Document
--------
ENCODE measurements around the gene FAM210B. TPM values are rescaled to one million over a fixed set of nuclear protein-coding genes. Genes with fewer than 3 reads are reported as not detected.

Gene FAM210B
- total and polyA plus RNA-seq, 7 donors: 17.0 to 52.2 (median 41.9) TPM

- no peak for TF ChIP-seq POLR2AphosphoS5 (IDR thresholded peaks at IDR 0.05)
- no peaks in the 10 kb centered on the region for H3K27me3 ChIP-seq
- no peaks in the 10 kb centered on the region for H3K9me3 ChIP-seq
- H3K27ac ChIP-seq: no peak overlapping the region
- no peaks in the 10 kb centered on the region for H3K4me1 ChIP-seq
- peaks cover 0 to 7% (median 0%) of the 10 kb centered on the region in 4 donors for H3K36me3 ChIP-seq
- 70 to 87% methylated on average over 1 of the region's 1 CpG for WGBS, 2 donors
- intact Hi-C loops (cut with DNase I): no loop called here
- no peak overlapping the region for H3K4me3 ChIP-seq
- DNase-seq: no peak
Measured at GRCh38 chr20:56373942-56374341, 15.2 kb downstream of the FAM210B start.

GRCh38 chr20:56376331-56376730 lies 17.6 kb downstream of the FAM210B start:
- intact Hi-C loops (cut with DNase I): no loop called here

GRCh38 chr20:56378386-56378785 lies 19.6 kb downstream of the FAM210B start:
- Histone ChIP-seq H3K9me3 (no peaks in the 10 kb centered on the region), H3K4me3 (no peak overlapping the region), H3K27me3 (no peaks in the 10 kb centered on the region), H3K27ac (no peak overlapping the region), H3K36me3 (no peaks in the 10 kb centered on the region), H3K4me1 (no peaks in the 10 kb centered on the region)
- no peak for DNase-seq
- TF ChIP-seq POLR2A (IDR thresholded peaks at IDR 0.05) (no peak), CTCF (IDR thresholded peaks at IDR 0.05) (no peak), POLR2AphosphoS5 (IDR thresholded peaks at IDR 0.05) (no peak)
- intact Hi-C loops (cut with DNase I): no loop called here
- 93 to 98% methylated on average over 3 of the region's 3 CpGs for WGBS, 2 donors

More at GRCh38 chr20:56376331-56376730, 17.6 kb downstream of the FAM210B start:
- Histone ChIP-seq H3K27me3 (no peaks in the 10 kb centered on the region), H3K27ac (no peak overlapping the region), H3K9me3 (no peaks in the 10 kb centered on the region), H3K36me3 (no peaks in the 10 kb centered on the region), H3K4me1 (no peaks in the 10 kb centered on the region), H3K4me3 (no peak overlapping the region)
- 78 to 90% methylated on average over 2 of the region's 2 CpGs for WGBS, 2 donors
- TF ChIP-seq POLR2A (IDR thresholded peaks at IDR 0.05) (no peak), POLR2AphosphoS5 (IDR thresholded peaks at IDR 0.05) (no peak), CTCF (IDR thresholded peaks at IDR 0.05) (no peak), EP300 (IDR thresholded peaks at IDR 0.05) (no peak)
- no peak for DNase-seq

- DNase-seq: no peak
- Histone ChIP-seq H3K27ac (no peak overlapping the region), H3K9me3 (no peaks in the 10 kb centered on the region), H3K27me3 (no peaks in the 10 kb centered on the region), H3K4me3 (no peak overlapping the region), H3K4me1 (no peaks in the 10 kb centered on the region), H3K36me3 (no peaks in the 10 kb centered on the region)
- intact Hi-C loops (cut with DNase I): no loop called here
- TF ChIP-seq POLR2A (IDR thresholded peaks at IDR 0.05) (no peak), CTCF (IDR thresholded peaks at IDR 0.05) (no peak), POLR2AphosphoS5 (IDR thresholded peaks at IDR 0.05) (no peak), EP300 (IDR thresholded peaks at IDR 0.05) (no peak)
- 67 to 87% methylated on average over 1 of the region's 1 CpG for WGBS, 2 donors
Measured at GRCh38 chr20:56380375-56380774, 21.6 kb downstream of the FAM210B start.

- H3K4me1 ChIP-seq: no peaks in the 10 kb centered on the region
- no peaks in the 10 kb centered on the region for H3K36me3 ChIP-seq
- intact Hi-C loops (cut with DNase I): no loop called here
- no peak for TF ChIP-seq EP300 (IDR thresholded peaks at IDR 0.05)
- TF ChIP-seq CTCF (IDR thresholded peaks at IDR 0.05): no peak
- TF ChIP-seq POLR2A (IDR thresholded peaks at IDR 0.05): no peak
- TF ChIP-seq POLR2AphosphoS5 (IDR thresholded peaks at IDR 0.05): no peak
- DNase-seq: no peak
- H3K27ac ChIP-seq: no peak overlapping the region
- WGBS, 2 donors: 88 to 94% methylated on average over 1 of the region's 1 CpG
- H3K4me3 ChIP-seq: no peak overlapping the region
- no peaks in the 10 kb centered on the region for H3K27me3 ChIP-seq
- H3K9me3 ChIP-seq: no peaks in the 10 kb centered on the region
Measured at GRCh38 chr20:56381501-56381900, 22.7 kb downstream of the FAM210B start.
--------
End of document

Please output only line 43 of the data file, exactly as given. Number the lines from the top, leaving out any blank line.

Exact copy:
- WGBS, 2 donors: 88 to 94% methylated on average over 1 of the region's 1 CpG